South Carolina needs something to jump-start its NCAA-worst scoring offense, and there’s really only one switch that can be made. That’s been the hot topic in practice this week and will be throughout next week’s practice before the UMass game.
Is it time for Jake Bentley?
“No, but all three quarterbacks repped today,” answered coach Will Muschamp when asked if Bentley had been taking first-team reps this week. “And we rotated all three in there. We haven’t gotten enough production at the position. Multiple issues offensively, but we need to get better at that position, so we repped all three guys.”
This started as a “why is Bentley even here right now” column before the whispers of Bentley practicing began to be heard. At this point, I feel confident in saying USC is strongly considering whether to keep Bentley’s redshirt intact or to send him on out there.
The fans, naturally, are fully behind it. It’s clear the offense isn’t firing behind Perry Orth or Brandon McIlwain, so why wouldn’t you go with Bentley? They’re also thinking of 1992, when some kid named Taneyhill took over at midseason and won five of six starts to start a record-setting career.
I can see that, in that the 1992 team and this team have solid defenses. But that 1992 team had Brandon Bennett and Rob DeBoer to take a lot of the heat off Taneyhill. This team has no semblance of a running game (although Rico Dowdle certainly has impressed in his scant playing time).
That brings it around to the ultimate question, and the answer is USC can’t win.
Start Bentley and see that the absence of a running game, inexperienced wideouts and the jump from high school to college still results in losing. Muschamp and staff are blamed for yanking a redshirt six games into a lost season.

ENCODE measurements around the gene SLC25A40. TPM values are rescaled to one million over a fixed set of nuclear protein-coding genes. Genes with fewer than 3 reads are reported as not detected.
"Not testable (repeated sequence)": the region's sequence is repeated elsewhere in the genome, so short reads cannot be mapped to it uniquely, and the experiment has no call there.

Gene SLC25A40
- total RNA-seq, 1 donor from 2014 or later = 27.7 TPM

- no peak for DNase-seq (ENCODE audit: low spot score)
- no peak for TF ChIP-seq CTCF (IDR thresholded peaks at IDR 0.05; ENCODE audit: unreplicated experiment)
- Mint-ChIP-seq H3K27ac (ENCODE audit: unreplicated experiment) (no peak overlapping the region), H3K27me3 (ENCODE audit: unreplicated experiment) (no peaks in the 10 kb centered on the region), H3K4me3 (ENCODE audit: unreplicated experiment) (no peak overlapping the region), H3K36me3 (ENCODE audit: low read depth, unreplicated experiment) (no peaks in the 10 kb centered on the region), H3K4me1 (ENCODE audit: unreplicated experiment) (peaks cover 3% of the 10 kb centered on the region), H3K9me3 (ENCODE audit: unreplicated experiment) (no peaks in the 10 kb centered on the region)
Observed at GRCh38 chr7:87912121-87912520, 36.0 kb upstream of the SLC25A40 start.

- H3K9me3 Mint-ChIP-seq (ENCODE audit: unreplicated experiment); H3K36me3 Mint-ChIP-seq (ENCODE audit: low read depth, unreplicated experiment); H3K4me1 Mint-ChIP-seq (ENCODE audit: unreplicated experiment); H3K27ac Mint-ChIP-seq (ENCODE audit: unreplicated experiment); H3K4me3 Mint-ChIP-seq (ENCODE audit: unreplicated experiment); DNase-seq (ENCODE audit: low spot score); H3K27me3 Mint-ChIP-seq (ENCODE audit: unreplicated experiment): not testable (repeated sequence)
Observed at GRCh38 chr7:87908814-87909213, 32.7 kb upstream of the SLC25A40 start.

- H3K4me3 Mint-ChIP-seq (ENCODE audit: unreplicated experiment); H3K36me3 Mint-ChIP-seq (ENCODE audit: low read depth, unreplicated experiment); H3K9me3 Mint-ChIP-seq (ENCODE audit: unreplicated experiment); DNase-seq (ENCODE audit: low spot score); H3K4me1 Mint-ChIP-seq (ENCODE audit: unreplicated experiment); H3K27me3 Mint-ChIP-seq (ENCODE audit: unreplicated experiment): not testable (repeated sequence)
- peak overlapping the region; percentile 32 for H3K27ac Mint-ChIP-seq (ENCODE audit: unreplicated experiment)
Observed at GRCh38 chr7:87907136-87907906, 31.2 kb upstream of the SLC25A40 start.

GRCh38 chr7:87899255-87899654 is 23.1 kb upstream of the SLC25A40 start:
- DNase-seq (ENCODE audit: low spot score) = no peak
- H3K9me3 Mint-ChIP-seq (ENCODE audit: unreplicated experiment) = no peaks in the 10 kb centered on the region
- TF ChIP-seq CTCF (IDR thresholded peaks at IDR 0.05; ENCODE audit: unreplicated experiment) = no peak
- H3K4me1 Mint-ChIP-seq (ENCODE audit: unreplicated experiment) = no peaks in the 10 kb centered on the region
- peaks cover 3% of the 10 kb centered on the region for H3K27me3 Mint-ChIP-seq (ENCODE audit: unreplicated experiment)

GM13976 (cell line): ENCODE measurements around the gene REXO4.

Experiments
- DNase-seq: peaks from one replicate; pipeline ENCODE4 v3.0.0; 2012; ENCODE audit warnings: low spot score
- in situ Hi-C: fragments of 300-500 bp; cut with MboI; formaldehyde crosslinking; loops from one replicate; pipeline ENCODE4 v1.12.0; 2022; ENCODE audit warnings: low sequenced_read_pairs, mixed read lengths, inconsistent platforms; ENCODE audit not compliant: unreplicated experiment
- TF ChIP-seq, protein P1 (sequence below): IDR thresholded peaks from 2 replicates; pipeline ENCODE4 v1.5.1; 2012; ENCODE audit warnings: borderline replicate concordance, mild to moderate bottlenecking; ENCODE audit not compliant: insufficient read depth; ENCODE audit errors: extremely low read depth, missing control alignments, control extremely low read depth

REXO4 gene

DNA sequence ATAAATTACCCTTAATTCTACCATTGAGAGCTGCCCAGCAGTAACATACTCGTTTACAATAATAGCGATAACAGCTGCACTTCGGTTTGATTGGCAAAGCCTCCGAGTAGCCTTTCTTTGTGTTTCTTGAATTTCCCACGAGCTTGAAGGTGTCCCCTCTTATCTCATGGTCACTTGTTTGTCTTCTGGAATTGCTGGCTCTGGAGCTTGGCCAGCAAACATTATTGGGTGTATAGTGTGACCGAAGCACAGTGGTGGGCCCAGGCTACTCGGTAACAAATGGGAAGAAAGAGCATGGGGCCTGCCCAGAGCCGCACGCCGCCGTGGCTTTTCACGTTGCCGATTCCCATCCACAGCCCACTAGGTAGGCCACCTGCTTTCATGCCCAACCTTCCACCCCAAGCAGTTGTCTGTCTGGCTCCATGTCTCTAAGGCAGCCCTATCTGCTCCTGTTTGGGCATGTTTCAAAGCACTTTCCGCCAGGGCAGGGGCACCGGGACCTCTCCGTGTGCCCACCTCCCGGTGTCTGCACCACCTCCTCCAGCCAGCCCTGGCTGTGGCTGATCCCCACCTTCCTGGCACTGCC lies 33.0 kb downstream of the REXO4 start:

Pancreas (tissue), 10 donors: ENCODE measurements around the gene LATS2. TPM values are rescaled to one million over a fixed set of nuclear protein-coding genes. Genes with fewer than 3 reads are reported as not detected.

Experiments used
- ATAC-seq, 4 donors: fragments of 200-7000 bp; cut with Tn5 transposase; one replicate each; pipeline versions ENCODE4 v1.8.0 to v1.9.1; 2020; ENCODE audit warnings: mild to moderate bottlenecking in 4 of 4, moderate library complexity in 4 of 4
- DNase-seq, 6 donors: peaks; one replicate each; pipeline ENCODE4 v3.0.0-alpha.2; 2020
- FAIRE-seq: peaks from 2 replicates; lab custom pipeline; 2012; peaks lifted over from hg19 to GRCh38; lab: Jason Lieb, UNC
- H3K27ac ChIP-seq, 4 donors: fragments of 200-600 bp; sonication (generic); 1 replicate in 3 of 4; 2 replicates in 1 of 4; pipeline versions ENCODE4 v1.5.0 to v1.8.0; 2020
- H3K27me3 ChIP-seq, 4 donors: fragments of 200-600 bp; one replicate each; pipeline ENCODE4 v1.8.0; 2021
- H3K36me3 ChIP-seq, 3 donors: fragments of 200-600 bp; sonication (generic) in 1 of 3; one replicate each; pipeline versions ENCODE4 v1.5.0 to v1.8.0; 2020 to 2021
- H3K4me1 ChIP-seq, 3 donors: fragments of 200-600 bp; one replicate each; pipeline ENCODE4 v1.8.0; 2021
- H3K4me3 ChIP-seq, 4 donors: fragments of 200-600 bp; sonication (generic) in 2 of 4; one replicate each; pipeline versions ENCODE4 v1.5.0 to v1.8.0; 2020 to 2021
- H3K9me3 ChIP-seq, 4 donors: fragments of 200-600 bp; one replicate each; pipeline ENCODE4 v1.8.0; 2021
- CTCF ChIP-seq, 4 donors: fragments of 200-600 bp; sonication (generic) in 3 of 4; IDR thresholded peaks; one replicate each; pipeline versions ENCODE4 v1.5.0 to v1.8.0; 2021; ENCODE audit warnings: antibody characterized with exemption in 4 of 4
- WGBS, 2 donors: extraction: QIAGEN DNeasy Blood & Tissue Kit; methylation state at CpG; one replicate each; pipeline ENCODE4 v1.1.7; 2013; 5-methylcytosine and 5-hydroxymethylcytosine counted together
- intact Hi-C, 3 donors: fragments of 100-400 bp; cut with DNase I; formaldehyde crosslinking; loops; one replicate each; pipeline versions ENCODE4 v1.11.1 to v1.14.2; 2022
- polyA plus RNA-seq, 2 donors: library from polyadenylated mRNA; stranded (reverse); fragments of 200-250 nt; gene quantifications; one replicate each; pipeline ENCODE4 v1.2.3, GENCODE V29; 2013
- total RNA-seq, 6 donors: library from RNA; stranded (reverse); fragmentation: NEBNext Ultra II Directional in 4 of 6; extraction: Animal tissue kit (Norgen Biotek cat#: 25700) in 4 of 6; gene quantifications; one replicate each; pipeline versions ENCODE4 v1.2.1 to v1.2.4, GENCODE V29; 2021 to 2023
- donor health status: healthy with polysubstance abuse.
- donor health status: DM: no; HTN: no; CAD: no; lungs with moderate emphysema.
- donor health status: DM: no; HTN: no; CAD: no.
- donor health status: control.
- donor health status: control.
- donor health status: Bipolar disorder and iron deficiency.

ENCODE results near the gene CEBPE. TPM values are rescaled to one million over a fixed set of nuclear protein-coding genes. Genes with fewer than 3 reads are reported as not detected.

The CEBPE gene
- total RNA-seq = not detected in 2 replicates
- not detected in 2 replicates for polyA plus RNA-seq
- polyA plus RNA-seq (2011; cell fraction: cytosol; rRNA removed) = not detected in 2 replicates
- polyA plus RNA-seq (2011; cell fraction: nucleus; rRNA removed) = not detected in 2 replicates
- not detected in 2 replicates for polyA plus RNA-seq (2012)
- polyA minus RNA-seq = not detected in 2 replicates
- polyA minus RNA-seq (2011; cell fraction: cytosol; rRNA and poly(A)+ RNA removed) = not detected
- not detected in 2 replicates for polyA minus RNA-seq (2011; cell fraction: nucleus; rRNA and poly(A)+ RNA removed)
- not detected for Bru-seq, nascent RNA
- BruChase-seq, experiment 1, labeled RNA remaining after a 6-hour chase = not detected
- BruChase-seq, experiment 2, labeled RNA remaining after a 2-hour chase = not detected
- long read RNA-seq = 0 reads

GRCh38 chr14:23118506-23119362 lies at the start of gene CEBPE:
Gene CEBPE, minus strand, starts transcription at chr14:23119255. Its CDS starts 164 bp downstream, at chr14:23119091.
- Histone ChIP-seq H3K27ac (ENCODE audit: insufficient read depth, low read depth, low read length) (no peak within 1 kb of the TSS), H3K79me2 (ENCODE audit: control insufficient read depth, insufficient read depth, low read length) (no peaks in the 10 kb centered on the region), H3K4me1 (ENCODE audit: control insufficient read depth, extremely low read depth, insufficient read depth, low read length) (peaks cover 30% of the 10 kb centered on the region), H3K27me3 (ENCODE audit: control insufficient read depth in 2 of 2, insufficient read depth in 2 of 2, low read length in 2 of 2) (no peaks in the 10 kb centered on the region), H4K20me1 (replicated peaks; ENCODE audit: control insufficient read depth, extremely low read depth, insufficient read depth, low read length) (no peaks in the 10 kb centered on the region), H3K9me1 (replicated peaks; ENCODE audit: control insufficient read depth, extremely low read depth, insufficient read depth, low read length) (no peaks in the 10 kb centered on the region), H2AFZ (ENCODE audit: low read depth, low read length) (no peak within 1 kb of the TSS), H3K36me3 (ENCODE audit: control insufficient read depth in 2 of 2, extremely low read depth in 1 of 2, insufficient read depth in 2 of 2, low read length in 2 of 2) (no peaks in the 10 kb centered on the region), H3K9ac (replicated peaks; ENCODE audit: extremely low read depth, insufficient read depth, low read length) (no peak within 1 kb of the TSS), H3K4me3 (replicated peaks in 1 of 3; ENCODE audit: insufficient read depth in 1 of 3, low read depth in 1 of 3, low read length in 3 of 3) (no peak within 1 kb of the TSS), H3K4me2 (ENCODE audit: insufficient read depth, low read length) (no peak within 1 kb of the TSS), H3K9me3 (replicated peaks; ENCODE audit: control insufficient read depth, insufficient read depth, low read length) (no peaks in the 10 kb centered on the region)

Or start Bentley, watch him win and perhaps get the Gamecocks to a bowl game. Muschamp and staff are asked, “Why didn’t you start him sooner? USC could have won the East!”
No coach is ever going to simply surrender a season, so it makes sense to give Bentley a try. Maybe Orth/McIlwain could turn it around, but the results so far don’t indicate they would. And Bentley doesn’t care about the redshirt – he wants to play, no matter if it’s the seventh game or the last game.
Yet if switching quarterbacks isn’t the answer – and there’s plenty more wrong with this offense than who’s taking the snaps – Muschamp gets lumped in with a lot of coaches who didn’t take the player’s best interests to heart. That’s a very tricky line to walk, especially when the kid wants to play, but who could ever forget Derek Dooley’s immensely foolish handling of then-freshman Justin Worley?
Bentley passed up his final year of high school to be here this season, and when it looked like he was going to redshirt, I questioned his choice. Yes, he’s older than McIlwain by six months and, like we all were at that age, is bulletproof. Of course he’s ready to play college football because he’s 18 and invincible.
It simply didn’t make sense to me, when he was coming in with another true freshman. Even if he redshirted, he’d only be one year behind McIlwain in terms of playing; if he’d have stayed in high school, he could have had two years behind and perhaps the QB picture would be a lot clearer.
But he’s here, and has progressed from likely redshirt to squarely on the fence. USC’s offense is going nowhere and couldn’t play much worse with a new quarterback. On the other hand, it’s the difference between 48 future games and 42 future games.
Is it really time for Jake Bentley?
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